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Get hands on with the alphabet with these 5 ideas for exploring alliteration

Bouncing balls, blue buckets and brilliant boxes all have their place when it comes to the wonderful world of wordplay, says Kirstine Beeley...

  • Get hands on with the alphabet with these 5 ideas for exploring alliteration

Literacy outdoors is not about laminating signs and hanging them up everywhere.

It’s about spotting opportunities to explore letters and sounds within children’s play. It’s about enabling the environment with invitations to play and then looking for opportunities to play alongside the children to explore the initial sounds of items.

1 | Mud mixing

Sometimes adding a few ingredients to your mud kitchen can lead to lots of alliteration exploration. Maybe try providing mint, mushrooms, mango, melon, milk (white paint in water) and mustard (yellow paint and cornflour), and of course mud one day.

Or try adding ingredients beginning with another sound to encourage children to create and mix their own alliterative pies and soups as they play.

2 | Beans in boxes

The key to getting children to both do and understand in all areas, including literacy, is to make learning integral to exciting activities that by virtue of being open-ended offer access to a range of skills and knowledge, not just one narrow learning objective.

Developing resources that are open-ended and appealing allows children to inquire and develop skills as well as giving opportunities for adults to scaffold literacy understanding, eg filling a tray with lots of beans (butter beans, haricot beans, coffee beans, etc) and providing scoops, spoons, bottles, buttons and boxes (gift type) of different sizes lends itself to fine motor play, maths exploration and exploration of ‘b’ sounds as you fill your bottle or box with buttons, beads and beans.

3 | Cups and cakes

It is worth looking around your continuous provision to see if there are any resources that you can add to areas to promote alliterative talk.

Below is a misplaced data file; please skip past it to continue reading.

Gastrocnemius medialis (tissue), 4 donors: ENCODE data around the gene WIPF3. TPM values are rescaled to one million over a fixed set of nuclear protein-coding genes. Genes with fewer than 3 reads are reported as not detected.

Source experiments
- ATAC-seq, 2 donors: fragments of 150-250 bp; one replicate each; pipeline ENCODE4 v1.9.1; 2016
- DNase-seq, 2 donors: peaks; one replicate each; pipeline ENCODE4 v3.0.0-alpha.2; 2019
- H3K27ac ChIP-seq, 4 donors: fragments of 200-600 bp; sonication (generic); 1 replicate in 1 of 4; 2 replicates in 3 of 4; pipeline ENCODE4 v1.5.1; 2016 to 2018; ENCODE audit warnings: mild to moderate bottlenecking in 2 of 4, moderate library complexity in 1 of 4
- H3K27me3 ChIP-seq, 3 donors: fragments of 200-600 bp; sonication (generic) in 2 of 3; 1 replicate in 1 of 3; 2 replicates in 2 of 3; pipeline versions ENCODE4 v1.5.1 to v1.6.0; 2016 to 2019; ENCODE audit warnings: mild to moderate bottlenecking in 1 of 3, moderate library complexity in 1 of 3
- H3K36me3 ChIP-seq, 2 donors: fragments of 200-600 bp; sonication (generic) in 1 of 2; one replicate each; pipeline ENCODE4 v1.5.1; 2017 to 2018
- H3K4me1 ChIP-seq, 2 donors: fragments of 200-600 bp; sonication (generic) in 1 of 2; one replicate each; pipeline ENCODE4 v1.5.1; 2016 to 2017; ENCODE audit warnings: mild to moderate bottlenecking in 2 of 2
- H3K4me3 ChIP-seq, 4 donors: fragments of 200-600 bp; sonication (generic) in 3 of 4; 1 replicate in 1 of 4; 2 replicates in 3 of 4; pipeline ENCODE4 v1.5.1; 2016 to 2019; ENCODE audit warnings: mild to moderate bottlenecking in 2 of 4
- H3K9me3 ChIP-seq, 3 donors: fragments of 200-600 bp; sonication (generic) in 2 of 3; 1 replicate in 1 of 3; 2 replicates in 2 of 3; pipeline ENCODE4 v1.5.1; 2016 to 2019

A self-service play-dough bar can be resourced with a selection of cake cases, candles, cups, conkers and corks; a selection of nuts, bolts, jar lids and paper clips can lead to lots of discussion about metal and magnets that make machines.

Try a cutting tray with scissors, lilac, lavender and lace, or a scooping tray with red rice, ribbons and rose petals.

The key is to engage children in the process of the activity and then to look for sensitive opportunities to point out alliterative possibilities, rather than planning a task with a specific outcome or a photocopied worksheet.

4 | Brilliant books

The more we share stories in a relaxed, calm environment and talk about what we’re reading, the more children will want to read, and the more letters and sounds will make sense.

Lots of lovely children’s stories have alliteration at their heart and many offer loads of opportunities for children to revisit the sounds in their play or in their retelling of the stories.

My favourite is Billy’s Bucket, which lends itself brilliantly to lots of exploration of buckets of all sizes and shapes, as well as encouraging children to fill their buckets with ‘b’ sounds. Pig in the Pond is another lovely example, as is Pass the Jam, Jim and Happy Hedgehog Band (which also offers lots of opportunities to explore rhythm and sounds).

5 | Socks in sand

Introduce socks of all different sizes, patterns and materials to your sand tray to unlock countless opportunities for maths talk and literacy learning without the need for laminated numbers, letters or other ‘over-directed’ resources.

Spooning sand into the socks lets children explore capacity, length, weight and size, while inviting play with words that begin with the same sound. Enjoy exploring your soggy, stretchy, stripy or spotty, soft, small socks in sand!

An enthusiastic adult is key here to encourage children to find other ‘sss’ things to put in their socks.


Kirstine Beeley is an author and educational consultant.

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